I'm off to Portland, Oregon, to learn how to market my work in a new way. ... to learn a new way of thinking about marketing. I may or may not be able to post something on Friday.

Monday, February 21, 2011

Print Making

Such fun! Print making has some tricky parts to it: the way the image reverses when you print it, learning how to register two different colors, learning to block out part of the image where you want the paper to show through.
Ethan was reluctant to try two color printing at first, but he worked at it, trying it several times, until he got the effect he wanted.

You can see his first attempt, the one at the bottom, did not register well.

Friday, February 18, 2011

Dragon Lore

Isn't he a cutie! This little guy was made by one of the first graders I'm working with.

And this Sea Serpent!
And this one with 4 wings!

Sunday, February 13, 2011

A valentine for you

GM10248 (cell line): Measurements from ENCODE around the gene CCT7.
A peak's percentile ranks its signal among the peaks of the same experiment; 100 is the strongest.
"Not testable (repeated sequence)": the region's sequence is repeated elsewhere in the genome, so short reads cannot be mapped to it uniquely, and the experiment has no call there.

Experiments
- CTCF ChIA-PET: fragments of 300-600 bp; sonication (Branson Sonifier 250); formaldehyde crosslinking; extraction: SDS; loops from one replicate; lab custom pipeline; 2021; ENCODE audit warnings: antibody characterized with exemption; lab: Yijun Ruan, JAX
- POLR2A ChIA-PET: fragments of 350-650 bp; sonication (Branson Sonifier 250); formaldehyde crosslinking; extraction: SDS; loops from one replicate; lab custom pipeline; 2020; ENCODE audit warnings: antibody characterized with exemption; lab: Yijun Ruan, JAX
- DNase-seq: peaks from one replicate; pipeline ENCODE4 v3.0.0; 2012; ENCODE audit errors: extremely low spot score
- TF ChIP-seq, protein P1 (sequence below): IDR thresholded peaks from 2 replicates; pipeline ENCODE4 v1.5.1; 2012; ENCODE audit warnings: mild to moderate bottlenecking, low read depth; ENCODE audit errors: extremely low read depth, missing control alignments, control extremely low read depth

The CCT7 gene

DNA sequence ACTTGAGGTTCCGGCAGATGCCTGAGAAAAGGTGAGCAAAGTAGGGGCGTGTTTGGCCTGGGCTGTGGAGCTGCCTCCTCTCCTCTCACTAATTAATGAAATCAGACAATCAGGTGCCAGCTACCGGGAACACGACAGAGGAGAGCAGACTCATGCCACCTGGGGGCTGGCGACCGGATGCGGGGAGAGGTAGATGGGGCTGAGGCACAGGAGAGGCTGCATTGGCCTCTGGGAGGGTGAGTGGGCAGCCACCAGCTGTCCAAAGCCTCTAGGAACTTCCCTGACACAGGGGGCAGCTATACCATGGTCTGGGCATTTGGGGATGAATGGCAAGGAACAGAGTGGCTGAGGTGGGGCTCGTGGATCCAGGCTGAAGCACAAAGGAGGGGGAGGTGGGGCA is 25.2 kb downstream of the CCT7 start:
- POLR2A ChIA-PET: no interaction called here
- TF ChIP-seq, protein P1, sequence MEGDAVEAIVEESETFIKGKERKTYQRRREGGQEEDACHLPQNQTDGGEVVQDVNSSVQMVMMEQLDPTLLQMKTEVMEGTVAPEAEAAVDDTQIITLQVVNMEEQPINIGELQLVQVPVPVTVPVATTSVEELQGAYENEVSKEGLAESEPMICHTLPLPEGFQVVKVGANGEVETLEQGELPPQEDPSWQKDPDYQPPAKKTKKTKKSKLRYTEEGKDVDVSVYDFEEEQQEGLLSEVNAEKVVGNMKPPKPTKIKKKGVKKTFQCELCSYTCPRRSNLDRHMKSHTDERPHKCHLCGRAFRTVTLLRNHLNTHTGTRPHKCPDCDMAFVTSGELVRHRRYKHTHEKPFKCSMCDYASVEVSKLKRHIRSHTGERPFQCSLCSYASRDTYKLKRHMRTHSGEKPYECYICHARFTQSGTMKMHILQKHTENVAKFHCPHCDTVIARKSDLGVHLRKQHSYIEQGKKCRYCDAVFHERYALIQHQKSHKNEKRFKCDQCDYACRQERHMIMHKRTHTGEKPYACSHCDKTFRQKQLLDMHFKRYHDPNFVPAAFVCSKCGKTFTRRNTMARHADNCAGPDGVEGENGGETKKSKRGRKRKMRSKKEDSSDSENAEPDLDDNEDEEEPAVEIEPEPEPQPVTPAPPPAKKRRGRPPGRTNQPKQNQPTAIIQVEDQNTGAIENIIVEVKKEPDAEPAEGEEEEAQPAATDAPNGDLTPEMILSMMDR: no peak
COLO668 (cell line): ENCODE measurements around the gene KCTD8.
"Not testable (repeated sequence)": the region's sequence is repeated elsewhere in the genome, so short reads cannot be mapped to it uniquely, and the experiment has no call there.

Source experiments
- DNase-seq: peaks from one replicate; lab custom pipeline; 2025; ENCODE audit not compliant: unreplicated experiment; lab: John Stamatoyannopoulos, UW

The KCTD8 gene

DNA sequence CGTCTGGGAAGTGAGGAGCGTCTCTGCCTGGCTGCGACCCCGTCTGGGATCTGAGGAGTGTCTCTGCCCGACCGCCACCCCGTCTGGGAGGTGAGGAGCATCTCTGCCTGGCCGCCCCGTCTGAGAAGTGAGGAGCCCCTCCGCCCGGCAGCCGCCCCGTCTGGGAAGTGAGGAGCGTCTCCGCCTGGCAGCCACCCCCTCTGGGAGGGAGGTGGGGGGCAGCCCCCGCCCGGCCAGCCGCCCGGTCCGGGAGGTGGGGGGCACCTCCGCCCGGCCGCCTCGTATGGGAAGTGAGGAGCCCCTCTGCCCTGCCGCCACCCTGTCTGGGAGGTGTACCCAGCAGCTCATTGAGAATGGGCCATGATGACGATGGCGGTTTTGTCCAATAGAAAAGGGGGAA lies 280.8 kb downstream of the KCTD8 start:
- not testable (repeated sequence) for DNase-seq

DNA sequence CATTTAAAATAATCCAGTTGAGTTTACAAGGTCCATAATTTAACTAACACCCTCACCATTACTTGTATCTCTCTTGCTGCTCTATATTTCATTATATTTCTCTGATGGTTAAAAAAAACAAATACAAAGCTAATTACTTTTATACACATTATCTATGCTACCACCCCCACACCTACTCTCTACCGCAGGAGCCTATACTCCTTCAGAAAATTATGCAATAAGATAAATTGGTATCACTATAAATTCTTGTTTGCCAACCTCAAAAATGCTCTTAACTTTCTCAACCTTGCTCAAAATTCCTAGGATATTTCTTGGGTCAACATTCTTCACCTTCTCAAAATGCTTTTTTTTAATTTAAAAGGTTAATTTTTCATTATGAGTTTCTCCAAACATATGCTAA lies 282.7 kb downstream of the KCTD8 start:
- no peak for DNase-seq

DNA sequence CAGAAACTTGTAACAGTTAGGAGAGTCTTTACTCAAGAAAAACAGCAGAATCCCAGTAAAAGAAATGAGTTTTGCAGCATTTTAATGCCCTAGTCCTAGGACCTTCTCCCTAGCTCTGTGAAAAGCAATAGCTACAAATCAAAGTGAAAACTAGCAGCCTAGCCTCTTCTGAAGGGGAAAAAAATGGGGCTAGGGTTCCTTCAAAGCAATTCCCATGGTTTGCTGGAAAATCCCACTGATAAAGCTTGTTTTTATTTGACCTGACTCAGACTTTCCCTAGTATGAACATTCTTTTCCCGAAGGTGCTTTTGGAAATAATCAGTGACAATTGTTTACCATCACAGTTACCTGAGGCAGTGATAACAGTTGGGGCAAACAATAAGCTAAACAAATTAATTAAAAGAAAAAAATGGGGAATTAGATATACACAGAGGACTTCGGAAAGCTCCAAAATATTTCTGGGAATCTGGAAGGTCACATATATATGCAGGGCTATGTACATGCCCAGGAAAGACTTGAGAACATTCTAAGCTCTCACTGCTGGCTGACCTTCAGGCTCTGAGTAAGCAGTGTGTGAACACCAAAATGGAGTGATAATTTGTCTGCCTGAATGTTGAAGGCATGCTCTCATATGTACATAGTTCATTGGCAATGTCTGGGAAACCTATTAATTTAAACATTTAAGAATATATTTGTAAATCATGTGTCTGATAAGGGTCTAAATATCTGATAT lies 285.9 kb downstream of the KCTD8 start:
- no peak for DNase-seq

Saturday I made valentines in honor of St Valentine, who spent his time in prison writing letters to people to tell them how much he loved them. Today I am giving them away to friends and family.  I will mail some;  I will carry some to give to people I meet as I move through my day.  This one is for you. Just click on the image, then print it on photo quality paper for a really nice effect. Mine printed out about 7" x 9". I like the matte paper rather than the glossy.

I made about twenty valentines using a block print carved in safety cut.  It is available at Dan Smith Art Supplies. I used water color paints rather than printing ink, and soaked the paper for a bit. Sometimes I let the paint dry before printing, but often I was too impatient.

Friday, February 11, 2011

Tea With My Friend, a silk painting

Tea With My Friend
This silk painting, Tea with my Friend,  is about those intimate conversations with a close friend over a cup of tea. It is hanging in the Tea Shop with several of my newest paintings.

I'm planning to get a gallery on line of the Tea Shop paintings and other painting that go with the theme Stories of Loving.

Wednesday, February 9, 2011